Why is it that we entertain the belief that for every purpose odd numbers are the most effectual?
Number theory is thousands of years old. For most of those millennia, it’s been “pure” mathematics, meaning that it had little practical application. That has changed in the last few decades; many of the most important advances in cryptography resulted from number theory. In this chapter, we concentrate on prime numbers and modular exponentiation, both of which are invaluable for the next chapter: cryptography.
Before we can talk about prime numbers, we’ll first explore the basics of number theory: the greatest common divisor (GCD) and least common multiple (LCM), and techniques for performing modular arithmetic. Then we’ll use these techniques to find large prime numbers. (We’ll also demonstrate caching techniques to make the search faster.) Finally, we’ll spend a few pages on diversions: three simple Perl programs that illustrate some unsolved problems in mathematics.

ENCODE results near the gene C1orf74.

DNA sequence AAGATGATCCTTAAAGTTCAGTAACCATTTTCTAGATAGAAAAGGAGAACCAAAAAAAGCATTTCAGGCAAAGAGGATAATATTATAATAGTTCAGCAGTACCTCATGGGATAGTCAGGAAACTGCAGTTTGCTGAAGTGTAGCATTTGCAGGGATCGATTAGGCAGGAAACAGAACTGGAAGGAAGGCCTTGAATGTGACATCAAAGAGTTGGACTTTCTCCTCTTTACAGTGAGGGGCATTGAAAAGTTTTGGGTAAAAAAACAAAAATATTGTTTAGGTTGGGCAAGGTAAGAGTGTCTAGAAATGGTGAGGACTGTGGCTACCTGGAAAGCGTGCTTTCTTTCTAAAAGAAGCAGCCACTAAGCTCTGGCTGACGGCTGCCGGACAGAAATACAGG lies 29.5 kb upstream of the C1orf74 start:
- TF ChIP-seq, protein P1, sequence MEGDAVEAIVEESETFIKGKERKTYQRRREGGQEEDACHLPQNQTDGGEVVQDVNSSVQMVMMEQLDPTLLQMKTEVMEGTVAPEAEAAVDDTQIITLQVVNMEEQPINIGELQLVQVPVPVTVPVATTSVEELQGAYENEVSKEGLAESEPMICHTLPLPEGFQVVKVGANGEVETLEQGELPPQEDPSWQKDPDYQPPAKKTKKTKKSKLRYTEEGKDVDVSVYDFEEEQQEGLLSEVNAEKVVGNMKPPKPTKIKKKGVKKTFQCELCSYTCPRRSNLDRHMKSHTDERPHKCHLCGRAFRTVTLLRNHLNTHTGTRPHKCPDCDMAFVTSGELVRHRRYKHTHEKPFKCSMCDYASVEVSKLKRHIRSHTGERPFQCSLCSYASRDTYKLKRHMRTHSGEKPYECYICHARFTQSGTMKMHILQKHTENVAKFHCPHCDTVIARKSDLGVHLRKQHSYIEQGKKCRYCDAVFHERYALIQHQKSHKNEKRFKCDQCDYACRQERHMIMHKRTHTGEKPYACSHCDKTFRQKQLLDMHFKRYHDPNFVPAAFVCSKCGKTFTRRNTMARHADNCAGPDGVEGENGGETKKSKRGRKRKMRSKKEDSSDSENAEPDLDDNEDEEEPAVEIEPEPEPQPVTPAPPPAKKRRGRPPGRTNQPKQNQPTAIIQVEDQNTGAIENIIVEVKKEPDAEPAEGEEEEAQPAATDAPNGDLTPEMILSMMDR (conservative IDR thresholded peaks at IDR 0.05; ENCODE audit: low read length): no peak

This is the most theoretical chapter in the book, but don’t let that scare you. The mathematics involved is quite simple.
Most of this section is about divisors and remainders. A divisor is a number which evenly divides another number, its multiple. (2 is a divisor of 6, 6 is a multiple of 2.) A remainder is the amount left over when you divide one number into another. (When you divide 7 by 2, the remainder is 1.)
We will generally ...